Must subsequent grievances be in writing for the Acas Code on Disciplinary and Grievance Procedures to apply?

Must subsequent grievances be in writing for the Acas Code on Disciplinary and Grievance Procedures to apply?

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This was one of the questions looked at in the recent Employment Appeal Tribunal (EAT) case (1) SPI Spirits (2) Shefler v Zabelin [2023], and the EAT’s answer was no.

Employer found to have unreasonably failed to follow Acas Code

This case concerned an employee who was dismissed over the phone, after verbally making a protected disclosure in a meeting a few days previously. The Employment Tribunal found that the employee had been unfairly dismissed and decided to uplift the compensation awarded to the employee by 20% for the employer’s unreasonable failure to follow the Acas Code of Practice on disciplinary and grievance procedures (the code). One of the employer’s grounds of appeal to the EAT was that the Employment Tribunal was wrong to uplift the compensation because the employee had not raised a written grievance about the issues which were the subject matter of his protected disclosures. The employer argued that the code had not, therefore, been engaged and the employer was under no requirement to follow it. 

Code requirement to raise original grievance in writing

The code sets out the minimum standards for dealing with disciplinary and grievance situations in the workplace. It places obligations on both employees and employers to comply with its provisions and each can be penalised by an Employment Tribunal for failure to follow it. Paragraph 32 of the code states that, “If it is not possible to resolve a grievance informally employees should raise the matter formally and without unreasonable delay with a manager who is not the subject of the grievance. This should be done in writing and should set out the nature of the grievance.”

Subsequent grievances may be raised verbally provided no material change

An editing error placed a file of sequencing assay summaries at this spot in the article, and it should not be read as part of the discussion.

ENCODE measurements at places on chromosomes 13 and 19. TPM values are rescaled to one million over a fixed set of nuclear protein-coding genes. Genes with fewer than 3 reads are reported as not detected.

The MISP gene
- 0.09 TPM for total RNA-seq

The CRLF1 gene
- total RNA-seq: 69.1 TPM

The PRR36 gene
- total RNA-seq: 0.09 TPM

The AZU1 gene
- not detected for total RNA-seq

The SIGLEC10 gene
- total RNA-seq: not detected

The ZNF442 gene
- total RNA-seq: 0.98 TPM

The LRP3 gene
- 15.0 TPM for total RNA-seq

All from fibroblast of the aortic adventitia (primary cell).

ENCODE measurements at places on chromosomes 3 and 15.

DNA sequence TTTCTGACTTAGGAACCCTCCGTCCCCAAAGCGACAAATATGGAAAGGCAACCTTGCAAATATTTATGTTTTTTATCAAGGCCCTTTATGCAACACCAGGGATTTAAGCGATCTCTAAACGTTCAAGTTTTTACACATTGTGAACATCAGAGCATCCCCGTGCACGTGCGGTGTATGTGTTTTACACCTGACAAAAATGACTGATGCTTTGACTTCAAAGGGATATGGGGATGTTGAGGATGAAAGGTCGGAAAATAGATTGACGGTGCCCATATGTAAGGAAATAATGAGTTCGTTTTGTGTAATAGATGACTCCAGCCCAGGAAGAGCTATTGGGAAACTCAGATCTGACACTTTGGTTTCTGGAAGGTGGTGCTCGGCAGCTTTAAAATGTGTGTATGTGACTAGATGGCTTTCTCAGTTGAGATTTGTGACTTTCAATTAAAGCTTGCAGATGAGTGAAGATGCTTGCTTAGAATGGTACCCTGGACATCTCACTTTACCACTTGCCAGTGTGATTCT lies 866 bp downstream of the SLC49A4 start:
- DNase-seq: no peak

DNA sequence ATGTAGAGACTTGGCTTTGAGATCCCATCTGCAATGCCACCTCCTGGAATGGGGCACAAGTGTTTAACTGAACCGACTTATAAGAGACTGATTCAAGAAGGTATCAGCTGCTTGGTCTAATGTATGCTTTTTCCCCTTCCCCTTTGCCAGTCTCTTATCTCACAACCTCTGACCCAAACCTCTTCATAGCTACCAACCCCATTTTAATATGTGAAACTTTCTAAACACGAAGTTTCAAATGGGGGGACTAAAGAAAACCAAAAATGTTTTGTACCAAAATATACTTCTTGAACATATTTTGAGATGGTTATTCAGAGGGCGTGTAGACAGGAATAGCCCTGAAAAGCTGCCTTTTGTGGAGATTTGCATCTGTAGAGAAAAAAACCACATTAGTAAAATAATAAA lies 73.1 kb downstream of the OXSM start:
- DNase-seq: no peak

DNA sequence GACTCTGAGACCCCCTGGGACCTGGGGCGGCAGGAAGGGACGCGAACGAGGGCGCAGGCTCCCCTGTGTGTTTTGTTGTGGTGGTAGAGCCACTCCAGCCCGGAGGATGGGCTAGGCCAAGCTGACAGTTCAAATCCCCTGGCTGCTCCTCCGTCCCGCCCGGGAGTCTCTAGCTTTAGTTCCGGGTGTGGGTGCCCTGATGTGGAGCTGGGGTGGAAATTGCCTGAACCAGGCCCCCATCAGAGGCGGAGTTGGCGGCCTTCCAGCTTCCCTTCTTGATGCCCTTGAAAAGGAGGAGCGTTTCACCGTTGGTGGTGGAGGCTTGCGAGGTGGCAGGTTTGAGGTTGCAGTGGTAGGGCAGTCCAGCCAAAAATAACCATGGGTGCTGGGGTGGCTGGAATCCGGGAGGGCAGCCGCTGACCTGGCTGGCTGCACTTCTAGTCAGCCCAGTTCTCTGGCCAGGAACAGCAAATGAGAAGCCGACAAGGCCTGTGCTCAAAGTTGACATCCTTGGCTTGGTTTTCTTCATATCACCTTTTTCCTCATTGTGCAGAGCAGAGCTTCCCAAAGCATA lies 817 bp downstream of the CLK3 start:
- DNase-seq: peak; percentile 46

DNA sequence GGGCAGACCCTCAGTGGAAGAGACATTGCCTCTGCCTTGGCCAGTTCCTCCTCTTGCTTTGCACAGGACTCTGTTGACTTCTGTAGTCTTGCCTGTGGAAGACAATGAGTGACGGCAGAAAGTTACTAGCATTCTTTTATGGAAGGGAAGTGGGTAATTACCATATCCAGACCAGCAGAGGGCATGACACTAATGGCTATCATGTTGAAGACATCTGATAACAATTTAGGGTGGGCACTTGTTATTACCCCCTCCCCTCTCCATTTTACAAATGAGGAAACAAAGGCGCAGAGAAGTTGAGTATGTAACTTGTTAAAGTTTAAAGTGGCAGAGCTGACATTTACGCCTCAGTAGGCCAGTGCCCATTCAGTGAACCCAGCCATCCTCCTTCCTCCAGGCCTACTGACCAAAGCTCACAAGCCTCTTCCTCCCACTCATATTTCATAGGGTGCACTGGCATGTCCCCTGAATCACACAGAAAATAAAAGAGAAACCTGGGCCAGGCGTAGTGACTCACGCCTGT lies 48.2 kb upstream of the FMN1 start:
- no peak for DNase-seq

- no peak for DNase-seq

In its judgment, the EAT agreed with the employer that, for the code to be engaged, a grievance does need to be put in writing. However, once it has been submitted, if new grievances subsequently arise, they do not each have to be put in writing, unless there is a "material change of kind in the nature or scope of the complaint...or redress sought such that fairness requires a new or additional process or written grievance, in relation to it". In this case, the employee had sent an email which outlined his initial grievance before the meeting and call with his employer. The protected disclosures were not in the email, but they related to the subject matter of the grievance set out in the email. The EAT observed that an employee’s case in support of a grievance will naturally be “filled out as the process unfolds, for example, in the course of a meeting held to discuss it”. Whether there has been a material change will be a “matter for the industrial judgment of the tribunal in each case, in relation to which the EAT should allow it a generous margin of appreciation.”

Employers should be wary of dispensing with the code

The code is a statutory tool which provides guidance and assistance with resolving disputes that arise in the workplace. This case is a stark reminder that employers should be wary of dispensing with following the process as outlined by the code, even when grievances are raised verbally.

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